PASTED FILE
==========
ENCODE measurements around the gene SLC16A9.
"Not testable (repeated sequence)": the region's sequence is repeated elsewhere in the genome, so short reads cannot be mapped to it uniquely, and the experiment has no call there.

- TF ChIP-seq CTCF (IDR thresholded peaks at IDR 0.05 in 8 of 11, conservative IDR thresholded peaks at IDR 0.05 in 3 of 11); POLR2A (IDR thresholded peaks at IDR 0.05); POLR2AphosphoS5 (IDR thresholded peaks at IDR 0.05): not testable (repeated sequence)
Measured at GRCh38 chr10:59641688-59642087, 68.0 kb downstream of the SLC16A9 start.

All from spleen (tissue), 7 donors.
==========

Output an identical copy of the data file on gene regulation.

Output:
ENCODE measurements around the gene SLC16A9.
"Not testable (repeated sequence)": the region's sequence is repeated elsewhere in the genome, so short reads cannot be mapped to it uniquely, and the experiment has no call there.

- TF ChIP-seq CTCF (IDR thresholded peaks at IDR 0.05 in 8 of 11, conservative IDR thresholded peaks at IDR 0.05 in 3 of 11); POLR2A (IDR thresholded peaks at IDR 0.05); POLR2AphosphoS5 (IDR thresholded peaks at IDR 0.05): not testable (repeated sequence)
Measured at GRCh38 chr10:59641688-59642087, 68.0 kb downstream of the SLC16A9 start.

All from spleen (tissue), 7 donors.